German rebalancing: Waiting for Godot?

German rebalancing: Waiting for Godot?

Policy brief
09 March 2015

Far from rebalancing, Germany’s trade surplus continues to grow. This is in nobody’s interests. The German government could and should take steps to reduce it.

View the press release.

  • German rebalancing is always about to happen but never does: the country’s current account surplus hit a record 7.5 per cent of GDP in 2014. This is not in Germany’s interests. The current account balance is the difference between a country’s income and what it spends. A surplus therefore represents lower consumption and investment in Germany than otherwise would be the case. Moreover, Germany’s surplus is also a formidable obstacle to sustained economic recovery in Europe.
  • The surplus reflects anaemic domestic demand, which grew at just 0.4 per cent a year between 2012 and 2014. A combination of real wages having barely grown for 15 years and high household savings means that private consumption has fallen as a share of GDP. This is a major reason why business investment is weak despite robust corporate profits. And the government is running a budget surplus. Germany has substituted external demand, in the form of additional net exports, for deficient demand at home.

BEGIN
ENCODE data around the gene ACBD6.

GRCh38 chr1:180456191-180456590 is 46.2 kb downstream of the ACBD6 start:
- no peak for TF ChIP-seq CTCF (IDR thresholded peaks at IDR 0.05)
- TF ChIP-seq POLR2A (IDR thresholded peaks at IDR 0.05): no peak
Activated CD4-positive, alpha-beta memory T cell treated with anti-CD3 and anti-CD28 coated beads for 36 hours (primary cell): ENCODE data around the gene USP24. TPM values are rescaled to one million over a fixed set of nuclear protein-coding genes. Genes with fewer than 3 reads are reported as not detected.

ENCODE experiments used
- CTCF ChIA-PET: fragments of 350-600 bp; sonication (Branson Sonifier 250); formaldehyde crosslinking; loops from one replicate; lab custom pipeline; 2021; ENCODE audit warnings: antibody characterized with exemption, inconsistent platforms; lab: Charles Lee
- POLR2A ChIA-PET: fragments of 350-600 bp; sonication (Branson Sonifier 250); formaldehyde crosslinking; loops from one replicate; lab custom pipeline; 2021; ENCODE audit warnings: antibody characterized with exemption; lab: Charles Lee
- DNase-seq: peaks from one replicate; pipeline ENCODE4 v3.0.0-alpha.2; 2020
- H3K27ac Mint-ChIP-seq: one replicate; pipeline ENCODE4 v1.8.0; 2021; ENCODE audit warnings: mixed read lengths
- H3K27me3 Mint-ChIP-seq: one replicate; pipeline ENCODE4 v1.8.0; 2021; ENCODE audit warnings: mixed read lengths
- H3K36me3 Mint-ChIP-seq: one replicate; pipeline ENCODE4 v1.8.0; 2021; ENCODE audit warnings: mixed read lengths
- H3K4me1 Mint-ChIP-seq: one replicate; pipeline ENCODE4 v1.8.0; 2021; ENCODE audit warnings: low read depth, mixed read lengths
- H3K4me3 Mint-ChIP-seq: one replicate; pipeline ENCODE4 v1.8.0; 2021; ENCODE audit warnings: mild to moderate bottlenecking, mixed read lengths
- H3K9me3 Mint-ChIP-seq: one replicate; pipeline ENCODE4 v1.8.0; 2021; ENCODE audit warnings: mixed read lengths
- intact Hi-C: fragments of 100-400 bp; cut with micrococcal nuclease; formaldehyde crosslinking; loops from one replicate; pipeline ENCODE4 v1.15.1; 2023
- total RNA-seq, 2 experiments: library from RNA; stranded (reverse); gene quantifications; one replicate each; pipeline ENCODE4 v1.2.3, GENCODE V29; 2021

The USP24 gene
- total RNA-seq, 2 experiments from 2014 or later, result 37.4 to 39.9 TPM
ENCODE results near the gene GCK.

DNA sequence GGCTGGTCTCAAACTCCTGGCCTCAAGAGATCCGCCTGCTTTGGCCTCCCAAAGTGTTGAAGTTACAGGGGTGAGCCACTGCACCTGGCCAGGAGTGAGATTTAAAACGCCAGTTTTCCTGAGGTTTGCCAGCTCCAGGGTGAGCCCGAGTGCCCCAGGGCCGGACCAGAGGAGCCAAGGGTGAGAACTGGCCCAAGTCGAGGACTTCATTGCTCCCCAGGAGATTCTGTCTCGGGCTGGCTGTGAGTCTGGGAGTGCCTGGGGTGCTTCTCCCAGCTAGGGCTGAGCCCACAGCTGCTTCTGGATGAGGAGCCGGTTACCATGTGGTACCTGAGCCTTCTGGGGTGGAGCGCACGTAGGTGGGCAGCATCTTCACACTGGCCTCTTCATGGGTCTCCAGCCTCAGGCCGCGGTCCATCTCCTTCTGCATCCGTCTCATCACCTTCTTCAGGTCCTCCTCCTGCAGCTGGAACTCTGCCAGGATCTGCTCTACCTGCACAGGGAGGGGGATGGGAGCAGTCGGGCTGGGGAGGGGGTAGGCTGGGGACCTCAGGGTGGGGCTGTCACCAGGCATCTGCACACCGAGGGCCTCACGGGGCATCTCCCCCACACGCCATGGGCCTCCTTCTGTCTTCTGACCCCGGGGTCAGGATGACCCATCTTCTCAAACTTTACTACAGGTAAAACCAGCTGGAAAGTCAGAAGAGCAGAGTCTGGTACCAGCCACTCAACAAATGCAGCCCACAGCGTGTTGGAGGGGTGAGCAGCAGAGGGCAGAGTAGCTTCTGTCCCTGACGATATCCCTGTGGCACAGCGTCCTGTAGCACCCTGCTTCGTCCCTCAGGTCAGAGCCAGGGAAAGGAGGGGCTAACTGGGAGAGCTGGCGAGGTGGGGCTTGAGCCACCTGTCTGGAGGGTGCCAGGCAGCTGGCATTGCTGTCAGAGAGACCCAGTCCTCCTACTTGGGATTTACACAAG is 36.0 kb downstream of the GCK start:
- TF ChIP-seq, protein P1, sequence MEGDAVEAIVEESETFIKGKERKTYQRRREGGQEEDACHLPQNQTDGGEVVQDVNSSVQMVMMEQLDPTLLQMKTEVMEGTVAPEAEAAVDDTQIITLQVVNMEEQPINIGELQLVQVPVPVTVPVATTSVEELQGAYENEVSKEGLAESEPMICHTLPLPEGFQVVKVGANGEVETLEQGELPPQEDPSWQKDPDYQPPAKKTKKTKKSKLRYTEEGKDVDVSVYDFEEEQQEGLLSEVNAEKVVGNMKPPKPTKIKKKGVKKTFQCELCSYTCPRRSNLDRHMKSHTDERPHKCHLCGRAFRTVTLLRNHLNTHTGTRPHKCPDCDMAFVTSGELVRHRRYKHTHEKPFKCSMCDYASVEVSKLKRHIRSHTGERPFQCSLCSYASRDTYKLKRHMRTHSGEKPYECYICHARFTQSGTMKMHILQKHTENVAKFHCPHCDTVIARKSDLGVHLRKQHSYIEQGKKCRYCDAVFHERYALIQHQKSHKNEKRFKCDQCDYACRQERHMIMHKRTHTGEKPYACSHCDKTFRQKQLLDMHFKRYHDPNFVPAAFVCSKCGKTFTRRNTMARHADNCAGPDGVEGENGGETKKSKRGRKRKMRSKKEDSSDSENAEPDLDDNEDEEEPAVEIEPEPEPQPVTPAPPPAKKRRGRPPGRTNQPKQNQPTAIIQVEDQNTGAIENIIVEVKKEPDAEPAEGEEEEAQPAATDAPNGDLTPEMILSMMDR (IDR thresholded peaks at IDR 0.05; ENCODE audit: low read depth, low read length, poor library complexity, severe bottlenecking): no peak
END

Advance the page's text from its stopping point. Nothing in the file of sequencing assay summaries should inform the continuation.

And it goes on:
• The country’s imbalances are not primarily the result of demographics, lack of competitiveness and loss of macroeconomic policy autonomy on joining the euro, or cheaper investment goods. Rather, they reflect political choices: the government’s drive to balance the budget; reforms that undermined labour’s bargaining power; a highly unequal distribution of wealth; and too much taxation of consumption and too little of corporate profits, wealth and property.
  • Aside from depressing living standards and productivity growth, Germany has lost almost a third of the savings that it has invested abroad since 1999; it is hard to believe that this money could not have been invested more productively at home. German rebalancing would also boost the eurozone economy, lift inflation and make it easier for other eurozone countries to service their debts, including those debts owed to Germany. This, in turn, would help reduce the global economy’s excessive reliance on the US.
  • Germany’s imbalances are too big to correct themselves. A number of policy steps would help to boost demand and reduce surplus savings: a big public investment programme and higher public sector wages; lower taxes on consumption and higher ones on corporate income, wealth and property; steps to encourage greater home ownership, and hence a more equal distribution of wealth and lower households savings; and unequivocal support for aggressive monetary stimulus by the ECB.
  • As the German government shows little inclination to take active steps to foster rebalancing, the European Commission should step up pressure on it to do so. At present, the Commission does not treat current account surpluses with the same seriousness as it treats deficits. And the German government does not take the Commission’s tame warnings seriously.